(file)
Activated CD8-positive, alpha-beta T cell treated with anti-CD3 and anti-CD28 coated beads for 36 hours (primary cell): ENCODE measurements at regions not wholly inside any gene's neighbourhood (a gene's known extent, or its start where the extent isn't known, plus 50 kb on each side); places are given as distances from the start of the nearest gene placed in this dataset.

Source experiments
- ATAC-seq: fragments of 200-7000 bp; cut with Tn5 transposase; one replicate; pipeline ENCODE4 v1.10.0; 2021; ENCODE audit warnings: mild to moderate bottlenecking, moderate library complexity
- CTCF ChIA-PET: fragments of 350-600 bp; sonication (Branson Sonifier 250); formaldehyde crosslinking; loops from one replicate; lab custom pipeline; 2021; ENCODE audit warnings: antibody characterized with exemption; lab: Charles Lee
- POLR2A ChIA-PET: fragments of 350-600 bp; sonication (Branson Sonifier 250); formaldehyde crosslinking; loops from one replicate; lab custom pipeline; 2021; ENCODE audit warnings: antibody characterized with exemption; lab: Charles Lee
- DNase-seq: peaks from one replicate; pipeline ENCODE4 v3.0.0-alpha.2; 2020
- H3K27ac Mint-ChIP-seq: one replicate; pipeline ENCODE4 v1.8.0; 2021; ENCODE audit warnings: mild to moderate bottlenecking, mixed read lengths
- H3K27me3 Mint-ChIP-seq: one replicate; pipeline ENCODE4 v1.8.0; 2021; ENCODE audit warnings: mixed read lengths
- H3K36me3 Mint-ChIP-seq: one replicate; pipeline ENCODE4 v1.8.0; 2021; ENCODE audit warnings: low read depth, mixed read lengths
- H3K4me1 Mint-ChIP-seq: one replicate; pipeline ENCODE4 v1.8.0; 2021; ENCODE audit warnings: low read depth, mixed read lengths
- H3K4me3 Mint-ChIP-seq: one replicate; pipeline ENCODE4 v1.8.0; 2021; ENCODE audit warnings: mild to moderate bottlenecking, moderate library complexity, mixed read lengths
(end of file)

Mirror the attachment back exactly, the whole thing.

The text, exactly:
Activated CD8-positive, alpha-beta T cell treated with anti-CD3 and anti-CD28 coated beads for 36 hours (primary cell): ENCODE measurements at regions not wholly inside any gene's neighbourhood (a gene's known extent, or its start where the extent isn't known, plus 50 kb on each side); places are given as distances from the start of the nearest gene placed in this dataset.

Source experiments
- ATAC-seq: fragments of 200-7000 bp; cut with Tn5 transposase; one replicate; pipeline ENCODE4 v1.10.0; 2021; ENCODE audit warnings: mild to moderate bottlenecking, moderate library complexity
- CTCF ChIA-PET: fragments of 350-600 bp; sonication (Branson Sonifier 250); formaldehyde crosslinking; loops from one replicate; lab custom pipeline; 2021; ENCODE audit warnings: antibody characterized with exemption; lab: Charles Lee
- POLR2A ChIA-PET: fragments of 350-600 bp; sonication (Branson Sonifier 250); formaldehyde crosslinking; loops from one replicate; lab custom pipeline; 2021; ENCODE audit warnings: antibody characterized with exemption; lab: Charles Lee
- DNase-seq: peaks from one replicate; pipeline ENCODE4 v3.0.0-alpha.2; 2020
- H3K27ac Mint-ChIP-seq: one replicate; pipeline ENCODE4 v1.8.0; 2021; ENCODE audit warnings: mild to moderate bottlenecking, mixed read lengths
- H3K27me3 Mint-ChIP-seq: one replicate; pipeline ENCODE4 v1.8.0; 2021; ENCODE audit warnings: mixed read lengths
- H3K36me3 Mint-ChIP-seq: one replicate; pipeline ENCODE4 v1.8.0; 2021; ENCODE audit warnings: low read depth, mixed read lengths
- H3K4me1 Mint-ChIP-seq: one replicate; pipeline ENCODE4 v1.8.0; 2021; ENCODE audit warnings: low read depth, mixed read lengths
- H3K4me3 Mint-ChIP-seq: one replicate; pipeline ENCODE4 v1.8.0; 2021; ENCODE audit warnings: mild to moderate bottlenecking, moderate library complexity, mixed read lengths